Predicting neuropsychological outcome following shunt operation in iNPH using reliable change indices (RCIs)

Fluids and Barriers of the CNS, Sep 2015

Maria Wallin, Mats Tullberg, Carsten Wikkelsö, Per Hellström

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Predicting neuropsychological outcome following shunt operation in iNPH using reliable change indices (RCIs)

Wallin et al. Fluids and Barriers of the CNS Predicting neuropsychological outcome following shunt operation in iNPH using reliable change indices (RCIs) Maria Wallin Mats Tullberg Carsten Wikkelsö Per Hellström - Introduction While most iNPH patients experience a change in neuropsychological functioning after shunt operation there is a considerable variation in the extent, direction and nature of change. In this study we examined preoperative characteristics and their relationship to neuropsychological preoperative functioning and postoperative change. To determine neuropsychological change, reliable change indices (RCIs) were used. RCIs have been used to identify cognitive changes in other populations such as epilepsy, Parkinson’s disease, dementia and sports medicine but have never previously been used in iNPH research. The aim of the study was to aid patients and healthcare professionals to make informed decisions regarding surgery and to introduce the use of RCIs to establish change after shunting. Methods Data from 290 consecutive patients with iNPH that were referred to the Sahlgrenska university hospital iNPH unit between 1999 and 2013 were included in the analysis. These patients had undergone a brief neuropsychological assessment pre- and postoperatively. The test battery consisted of Rey Auditory Verbal Learning Test, Grooved Pegboard and Stroop. RCIs were used to quantify change. Multiple regression analysis was used to examine the effects of age, sex, education, amount of sleep, vascular risk factors, gait, balance, paratonia, and continence on preoperative neuropsychological function and RCI. Results Improvement and deterioration in the different neuropsychological domains were determined using RCI with 80% confidence limit. The proportions of patients who improved were 26-47% and 6-18% deteriorated. The preliminary results show that patients with more pronounced preoperative iNPH symptomatology and vascular risk factors had a lower neuropsychological level of functioning. Female patients and younger patients with higher education tended to show slightly better results. The correlations between preoperative characteristics and RCIs were modest. Conclusions RCI is a measurement that can detect and determine meaningful changes in iNPH patients after shunting. The measure has been successfully used in several other areas to identify cognitive changes after treatment. The introduction of RCI in iNPH research and clincal practice can improve the certainty of judgments pertaining to neuropsychological changes after shunting.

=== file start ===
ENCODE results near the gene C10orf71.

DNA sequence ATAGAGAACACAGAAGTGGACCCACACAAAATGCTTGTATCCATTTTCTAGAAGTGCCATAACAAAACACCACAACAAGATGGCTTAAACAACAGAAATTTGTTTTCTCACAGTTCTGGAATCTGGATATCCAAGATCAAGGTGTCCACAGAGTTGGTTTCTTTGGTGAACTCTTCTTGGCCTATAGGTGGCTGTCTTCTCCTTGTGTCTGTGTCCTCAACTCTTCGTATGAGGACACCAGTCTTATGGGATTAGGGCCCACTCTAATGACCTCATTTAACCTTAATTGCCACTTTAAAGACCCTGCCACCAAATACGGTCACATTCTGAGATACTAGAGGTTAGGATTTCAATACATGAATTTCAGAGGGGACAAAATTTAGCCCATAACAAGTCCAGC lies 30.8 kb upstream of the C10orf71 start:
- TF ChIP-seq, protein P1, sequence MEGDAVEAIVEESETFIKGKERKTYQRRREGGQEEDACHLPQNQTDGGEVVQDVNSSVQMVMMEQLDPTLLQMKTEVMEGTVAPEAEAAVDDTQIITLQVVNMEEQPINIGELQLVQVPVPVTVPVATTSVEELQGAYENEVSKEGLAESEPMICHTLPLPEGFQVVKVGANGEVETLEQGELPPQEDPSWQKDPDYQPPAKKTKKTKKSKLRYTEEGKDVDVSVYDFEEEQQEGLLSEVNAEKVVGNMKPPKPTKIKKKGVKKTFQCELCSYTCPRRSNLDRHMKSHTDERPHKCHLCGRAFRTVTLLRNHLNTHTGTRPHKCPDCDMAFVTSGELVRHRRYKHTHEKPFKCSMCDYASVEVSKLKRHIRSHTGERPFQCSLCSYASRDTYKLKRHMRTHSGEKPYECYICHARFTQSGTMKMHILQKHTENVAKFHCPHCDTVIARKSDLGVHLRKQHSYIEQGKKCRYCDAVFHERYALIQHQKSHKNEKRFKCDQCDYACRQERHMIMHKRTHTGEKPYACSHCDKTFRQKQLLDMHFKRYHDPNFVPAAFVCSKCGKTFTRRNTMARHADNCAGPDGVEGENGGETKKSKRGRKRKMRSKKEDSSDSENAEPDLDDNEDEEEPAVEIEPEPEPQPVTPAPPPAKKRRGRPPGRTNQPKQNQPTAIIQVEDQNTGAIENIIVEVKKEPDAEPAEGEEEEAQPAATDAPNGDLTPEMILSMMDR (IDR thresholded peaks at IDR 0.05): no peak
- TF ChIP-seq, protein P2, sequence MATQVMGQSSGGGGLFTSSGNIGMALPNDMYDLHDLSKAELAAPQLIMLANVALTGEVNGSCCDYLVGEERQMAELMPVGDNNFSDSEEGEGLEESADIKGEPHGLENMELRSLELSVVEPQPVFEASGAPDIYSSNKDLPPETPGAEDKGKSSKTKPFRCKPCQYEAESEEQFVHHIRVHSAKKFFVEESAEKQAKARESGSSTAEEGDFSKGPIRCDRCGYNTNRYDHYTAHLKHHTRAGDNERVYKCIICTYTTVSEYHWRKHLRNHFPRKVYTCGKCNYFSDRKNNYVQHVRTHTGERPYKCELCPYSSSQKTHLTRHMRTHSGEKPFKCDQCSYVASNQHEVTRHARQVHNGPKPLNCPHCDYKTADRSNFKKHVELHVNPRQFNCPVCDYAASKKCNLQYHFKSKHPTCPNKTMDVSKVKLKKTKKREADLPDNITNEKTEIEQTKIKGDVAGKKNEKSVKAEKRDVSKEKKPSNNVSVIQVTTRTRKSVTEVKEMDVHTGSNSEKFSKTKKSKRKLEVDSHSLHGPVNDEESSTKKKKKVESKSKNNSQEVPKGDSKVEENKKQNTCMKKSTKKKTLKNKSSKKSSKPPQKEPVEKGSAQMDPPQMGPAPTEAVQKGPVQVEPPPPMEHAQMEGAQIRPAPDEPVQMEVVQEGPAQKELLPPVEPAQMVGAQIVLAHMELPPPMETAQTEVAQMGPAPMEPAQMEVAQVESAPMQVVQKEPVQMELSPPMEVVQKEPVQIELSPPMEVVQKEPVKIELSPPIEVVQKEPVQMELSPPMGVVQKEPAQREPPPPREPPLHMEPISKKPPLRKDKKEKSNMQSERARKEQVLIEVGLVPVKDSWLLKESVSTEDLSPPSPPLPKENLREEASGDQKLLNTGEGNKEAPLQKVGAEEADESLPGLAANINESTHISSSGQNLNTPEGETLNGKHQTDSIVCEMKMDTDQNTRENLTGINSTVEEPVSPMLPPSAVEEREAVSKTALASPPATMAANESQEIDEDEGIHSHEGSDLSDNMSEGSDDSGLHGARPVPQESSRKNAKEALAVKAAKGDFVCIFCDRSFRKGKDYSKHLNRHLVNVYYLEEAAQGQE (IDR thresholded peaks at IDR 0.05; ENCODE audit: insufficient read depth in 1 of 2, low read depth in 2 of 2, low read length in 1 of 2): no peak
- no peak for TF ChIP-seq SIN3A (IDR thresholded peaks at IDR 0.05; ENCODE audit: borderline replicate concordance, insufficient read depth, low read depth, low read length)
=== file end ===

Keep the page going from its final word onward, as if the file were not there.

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Maria Wallin, Mats Tullberg, Carsten Wikkelsö, Per Hellström. Predicting neuropsychological outcome following shunt operation in iNPH using reliable change indices (RCIs), Fluids and Barriers of the CNS, 2015, O45,